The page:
The imaging sensor is at the core of digital cameras and its size is one of the main determining factors of image quality. All other things equal, a large sensor will have larger individual pixel-units that offer better low-light sensitivity, wider dynamic range, and richer color-depth than smaller pixels in a sensor of the same technological generation. Moreover, a large sensor camera will give the photographer more control over depth-of-field in the image and, thus, the ability to better isolate a subject from the background. On the downside, larger sensors are more costly to manufacture and tend to lead to bigger and heavier cameras and lenses.
Of the two cameras under consideration, the Leica X1 features an APS-C sensor and the Panasonic G3 a Four Thirds sensor. The sensor area in the G3 is 39 percent smaller. As a result of these sensor size differences, the cameras have a format factor of, respectively, 1.5 and 2.0. The sensor in the X1 has a native 3:2 aspect ratio, while the one in the G3 offers a 4:3 aspect.
Technology-wise, both cameras are equipped with CMOS (Complementary Metal–Oxide–Semiconductor) sensors.
Despite having a smaller sensor, the G3 offers a higher resolution of 15.8 megapixels, compared with 12.2 MP of the X1. This megapixels advantage comes at the cost of a higher pixel density and a smaller size of the individual pixel (with a pixel pitch of 3.77μm versus 5.51μm for the X1). However, it should be noted that the G3 is a somewhat more recent model (by 1 year and 8 months) than the X1, and its sensor might have benefitted from technological advances during this time that partly offset its pixel-size disadvantage.
The resolution advantage of the Panasonic G3 implies greater flexibility for cropping images or the possibility to print larger pictures. The maximum print size of the G3 for good quality output (200 dots per inch) amounts to 23 x 17.2 inch or 58.3 x 43.8 cm, for very good quality (250 dpi) 18.4 x 13.8 inch or 46.7 x 35 cm, and for excellent quality (300 dpi) 15.3 x 11.5 inch or 38.9 x 29.2 cm. The corresponding values for the Leica X1 are 21.4 x 14.3 inch or 54.3 x 36.3 cm for good quality, 17.1 x 11.4 inch or 43.4 x 29 cm for very good quality, and 14.2 x 9.5 inch or 36.2 x 24.2 cm for excellent quality prints.
The Leica X1 has a native sensitivity range from ISO 100 to ISO 3200. The corresponding ISO settings for the Panasonic Lumix DMC-G3 are ISO 160 to ISO 6400 (no boost).
For many cameras, data on sensor performance has been reported by DXO Mark. This service assesses and scores the color depth ("DXO Portrait"), dynamic range ("DXO Landscape"), and low-light sensitivity ("DXO Sports") of camera sensors, and also publishes an overall camera score. The following table provides an overview of the physical sensor characteristics, as well as the sensor quality measurements for a selection of comparators.
|Leica X1||APS-C||12.2||4272||2856||none||..||..||..||..||Leica X1|
|Panasonic G3||Four Thirds||15.8||4592||3448||1080/60i||21.0||10.6||667||56||Panasonic G3|
|Canon G16||1/1.7||12.0||4000||3000||1080/60p||21.0||11.7||230||54||Canon G16|
|Fujifilm X100||APS-C||12.2||4288||2848||720/30p||22.9||12.4||1001||73||Fujifilm X100|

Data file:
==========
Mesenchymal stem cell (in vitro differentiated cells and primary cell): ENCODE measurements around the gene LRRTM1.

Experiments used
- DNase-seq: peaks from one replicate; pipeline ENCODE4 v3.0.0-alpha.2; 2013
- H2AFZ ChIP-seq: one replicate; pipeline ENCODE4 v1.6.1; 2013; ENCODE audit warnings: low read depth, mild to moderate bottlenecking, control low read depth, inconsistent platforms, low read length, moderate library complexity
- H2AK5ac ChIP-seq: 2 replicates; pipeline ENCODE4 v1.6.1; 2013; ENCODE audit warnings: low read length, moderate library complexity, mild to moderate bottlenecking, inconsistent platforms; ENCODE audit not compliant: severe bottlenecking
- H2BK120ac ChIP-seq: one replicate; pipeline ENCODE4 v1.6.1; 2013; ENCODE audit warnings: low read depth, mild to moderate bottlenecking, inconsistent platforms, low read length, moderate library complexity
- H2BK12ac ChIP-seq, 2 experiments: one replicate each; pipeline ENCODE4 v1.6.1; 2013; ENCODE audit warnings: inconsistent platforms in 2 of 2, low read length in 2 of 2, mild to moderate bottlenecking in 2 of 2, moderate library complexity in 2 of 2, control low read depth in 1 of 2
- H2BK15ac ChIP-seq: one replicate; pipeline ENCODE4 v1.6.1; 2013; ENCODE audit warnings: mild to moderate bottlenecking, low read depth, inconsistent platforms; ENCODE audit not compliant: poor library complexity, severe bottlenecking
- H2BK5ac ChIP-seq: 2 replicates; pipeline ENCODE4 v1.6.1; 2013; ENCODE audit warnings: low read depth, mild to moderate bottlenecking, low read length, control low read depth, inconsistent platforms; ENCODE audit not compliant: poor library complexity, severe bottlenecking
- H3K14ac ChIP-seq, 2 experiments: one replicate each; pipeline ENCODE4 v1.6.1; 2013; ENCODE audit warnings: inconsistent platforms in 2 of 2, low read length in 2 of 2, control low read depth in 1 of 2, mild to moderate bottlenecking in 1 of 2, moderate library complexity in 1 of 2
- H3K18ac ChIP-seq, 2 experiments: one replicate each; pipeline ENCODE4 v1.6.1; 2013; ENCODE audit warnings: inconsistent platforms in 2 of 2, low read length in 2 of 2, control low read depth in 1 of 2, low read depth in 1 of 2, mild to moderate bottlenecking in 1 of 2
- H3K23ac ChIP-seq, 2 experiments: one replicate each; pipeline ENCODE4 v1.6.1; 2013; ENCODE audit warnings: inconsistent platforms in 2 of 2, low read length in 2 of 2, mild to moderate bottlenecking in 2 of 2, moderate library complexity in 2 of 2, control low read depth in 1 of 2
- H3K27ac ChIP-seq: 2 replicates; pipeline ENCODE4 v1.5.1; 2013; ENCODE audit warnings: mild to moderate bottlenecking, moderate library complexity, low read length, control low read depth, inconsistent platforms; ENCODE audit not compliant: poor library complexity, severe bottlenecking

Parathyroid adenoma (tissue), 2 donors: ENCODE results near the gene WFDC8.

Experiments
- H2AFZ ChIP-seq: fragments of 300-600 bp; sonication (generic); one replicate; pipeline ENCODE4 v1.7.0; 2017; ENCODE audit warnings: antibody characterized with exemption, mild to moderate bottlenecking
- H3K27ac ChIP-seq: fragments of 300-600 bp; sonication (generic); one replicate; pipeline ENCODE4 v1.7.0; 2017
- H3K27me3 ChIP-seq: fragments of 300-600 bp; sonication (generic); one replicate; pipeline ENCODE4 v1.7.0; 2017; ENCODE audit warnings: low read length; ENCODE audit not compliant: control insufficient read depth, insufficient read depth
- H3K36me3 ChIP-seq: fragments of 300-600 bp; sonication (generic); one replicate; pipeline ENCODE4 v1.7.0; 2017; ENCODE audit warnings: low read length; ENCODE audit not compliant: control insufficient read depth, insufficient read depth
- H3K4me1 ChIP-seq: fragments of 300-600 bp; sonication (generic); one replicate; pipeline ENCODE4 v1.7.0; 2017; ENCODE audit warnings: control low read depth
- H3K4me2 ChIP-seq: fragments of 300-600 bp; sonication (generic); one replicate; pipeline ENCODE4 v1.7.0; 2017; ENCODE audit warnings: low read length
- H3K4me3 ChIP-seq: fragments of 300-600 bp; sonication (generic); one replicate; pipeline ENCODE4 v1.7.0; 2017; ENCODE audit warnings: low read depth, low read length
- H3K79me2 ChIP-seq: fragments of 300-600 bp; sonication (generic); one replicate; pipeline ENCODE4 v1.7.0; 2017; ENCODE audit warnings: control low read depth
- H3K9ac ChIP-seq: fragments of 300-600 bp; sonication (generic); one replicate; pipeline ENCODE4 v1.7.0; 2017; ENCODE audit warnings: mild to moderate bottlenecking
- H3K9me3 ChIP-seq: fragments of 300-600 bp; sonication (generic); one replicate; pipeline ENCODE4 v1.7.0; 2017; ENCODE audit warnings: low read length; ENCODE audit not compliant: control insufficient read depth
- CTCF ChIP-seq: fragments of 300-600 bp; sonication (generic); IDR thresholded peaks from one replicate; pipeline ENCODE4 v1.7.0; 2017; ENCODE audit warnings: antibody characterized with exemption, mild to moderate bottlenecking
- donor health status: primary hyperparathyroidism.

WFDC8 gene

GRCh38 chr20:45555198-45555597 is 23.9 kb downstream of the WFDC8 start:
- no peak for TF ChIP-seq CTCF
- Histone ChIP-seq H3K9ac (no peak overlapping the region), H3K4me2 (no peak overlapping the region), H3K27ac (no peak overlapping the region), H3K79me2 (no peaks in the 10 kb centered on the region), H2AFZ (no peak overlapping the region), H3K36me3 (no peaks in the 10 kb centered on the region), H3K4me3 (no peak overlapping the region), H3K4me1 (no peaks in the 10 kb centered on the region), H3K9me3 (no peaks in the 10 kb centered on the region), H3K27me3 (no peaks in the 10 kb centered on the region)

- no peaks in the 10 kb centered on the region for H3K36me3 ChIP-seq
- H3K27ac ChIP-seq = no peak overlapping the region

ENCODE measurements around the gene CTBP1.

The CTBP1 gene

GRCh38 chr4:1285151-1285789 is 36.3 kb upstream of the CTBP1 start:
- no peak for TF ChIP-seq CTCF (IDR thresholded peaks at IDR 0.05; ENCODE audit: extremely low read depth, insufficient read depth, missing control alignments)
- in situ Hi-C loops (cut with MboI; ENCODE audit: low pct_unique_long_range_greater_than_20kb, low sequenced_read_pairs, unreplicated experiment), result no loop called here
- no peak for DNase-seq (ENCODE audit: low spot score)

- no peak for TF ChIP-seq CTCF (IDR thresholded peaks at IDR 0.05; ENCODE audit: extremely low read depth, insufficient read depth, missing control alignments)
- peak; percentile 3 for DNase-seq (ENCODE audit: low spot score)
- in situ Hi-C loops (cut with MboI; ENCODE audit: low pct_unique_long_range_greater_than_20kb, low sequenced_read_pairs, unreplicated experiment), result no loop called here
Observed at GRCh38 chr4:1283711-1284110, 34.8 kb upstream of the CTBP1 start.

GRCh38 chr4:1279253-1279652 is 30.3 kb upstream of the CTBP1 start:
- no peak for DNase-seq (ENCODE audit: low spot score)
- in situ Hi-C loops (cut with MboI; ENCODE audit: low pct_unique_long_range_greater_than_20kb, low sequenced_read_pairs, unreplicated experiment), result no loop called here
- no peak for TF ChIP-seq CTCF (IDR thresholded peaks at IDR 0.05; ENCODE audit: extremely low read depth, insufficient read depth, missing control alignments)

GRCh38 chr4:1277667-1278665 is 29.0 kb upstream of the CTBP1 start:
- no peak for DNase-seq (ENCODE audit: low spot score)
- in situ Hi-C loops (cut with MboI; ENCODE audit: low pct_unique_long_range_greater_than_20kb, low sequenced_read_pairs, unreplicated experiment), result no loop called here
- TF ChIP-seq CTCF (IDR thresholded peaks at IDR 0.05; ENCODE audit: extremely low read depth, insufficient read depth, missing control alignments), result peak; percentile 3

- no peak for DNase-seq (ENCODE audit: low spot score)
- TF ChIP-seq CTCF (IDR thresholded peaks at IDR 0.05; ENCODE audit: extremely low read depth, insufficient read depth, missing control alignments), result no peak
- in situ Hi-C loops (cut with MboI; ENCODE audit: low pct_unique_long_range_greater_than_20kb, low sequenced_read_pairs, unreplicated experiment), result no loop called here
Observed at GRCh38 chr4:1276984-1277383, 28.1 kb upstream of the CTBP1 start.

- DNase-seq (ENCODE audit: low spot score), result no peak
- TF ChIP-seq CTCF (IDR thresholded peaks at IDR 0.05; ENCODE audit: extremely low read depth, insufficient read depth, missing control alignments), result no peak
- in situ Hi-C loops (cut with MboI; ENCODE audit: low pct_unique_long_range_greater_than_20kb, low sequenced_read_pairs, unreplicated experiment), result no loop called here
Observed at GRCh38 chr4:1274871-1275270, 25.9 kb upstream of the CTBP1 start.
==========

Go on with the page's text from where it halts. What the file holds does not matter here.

|Leica X Typ 113||APS-C||16.1||4928||3264||1080/30p||..||..||..||..||Leica X Typ 113|
|Leica D-LUX 6||1/1.7||10.0||3648||2736||1080/60p||..||..||..||..||Leica D-LUX 6|
|Leica X2||APS-C||16.1||4928||3264||none||..||..||..||..||Leica X2|
|Leica D-LUX 5||1/1.7||10.0||3648||2736||720/60p||..||..||..||..||Leica D-LUX 5|
|Leica V-LUX 2||1/2.3||14.0||4320||3240||1080/60i||..||..||..||..||Leica V-LUX 2|
|Panasonic G6||Four Thirds||15.9||4608||3456||1080/60p||21.3||11.5||639||61||Panasonic G6|
|Panasonic G5||Four Thirds||15.9||4608||3456||1080/60p||..||..||..||..||Panasonic G5|
|Panasonic GX1||Four Thirds||15.8||4592||3448||1080/60p||20.8||10.6||703||55||Panasonic GX1|
|Panasonic G2||Four Thirds||12.0||4000||3000||720/30p||21.2||10.3||493||53||Panasonic G2|
|Panasonic GH2||Four Thirds||15.9||4608||3456||1080/60i||21.2||11.3||655||60||Panasonic GH2|
|Panasonic LX5||1/1.7||10.0||3648||2736||720/60p||19.6||10.8||132||41||Panasonic LX5|
|Sony NEX-3||APS-C||14.0||4592||3056||720/30p||22.1||12.0||830||68||Sony NEX-3|
|Sony NEX-5||APS-C||14.0||4592||3056||1080/60i||22.2||12.2||796||69||Sony NEX-5|
Many modern cameras are not only capable of taking still images, but also of capturing video footage. The G3 indeed provides for movie recording, while the X1 does not. The highest resolution format that the G3 can use is 1080/60i.
Beyond body and sensor, cameras can and do differ across a range of features. For example, the G3 has an electronic viewfinder (1440k dots), which can be very helpful when shooting in bright sunlight. In contrast, the X1 relies on live view and the rear LCD for framing. The following table reports on some other key feature differences and similarities of the Leica X1, the Panasonic G3, and comparable cameras.
|Leica X1||none||n||2.7||230||fixed||n||1/2000s||3.0||Y||n||Leica X1|
|Panasonic G3||1440||n||3.0||460||swivel||Y||1/4000s||4.0||Y||n||Panasonic G3|
|Canon G16||optical||n||3.0||922||fixed||n||1/4000s||2.2||Y||Y||Canon G16|
|Fujifilm X100||1440||n||2.8||460||fixed||n||1/4000s||5.0||Y||n||Fujifilm X100|
|Leica X Typ 113||optional||n||3.0||920||fixed||n||1/2000s||5.0||Y||n||Leica X Typ 113|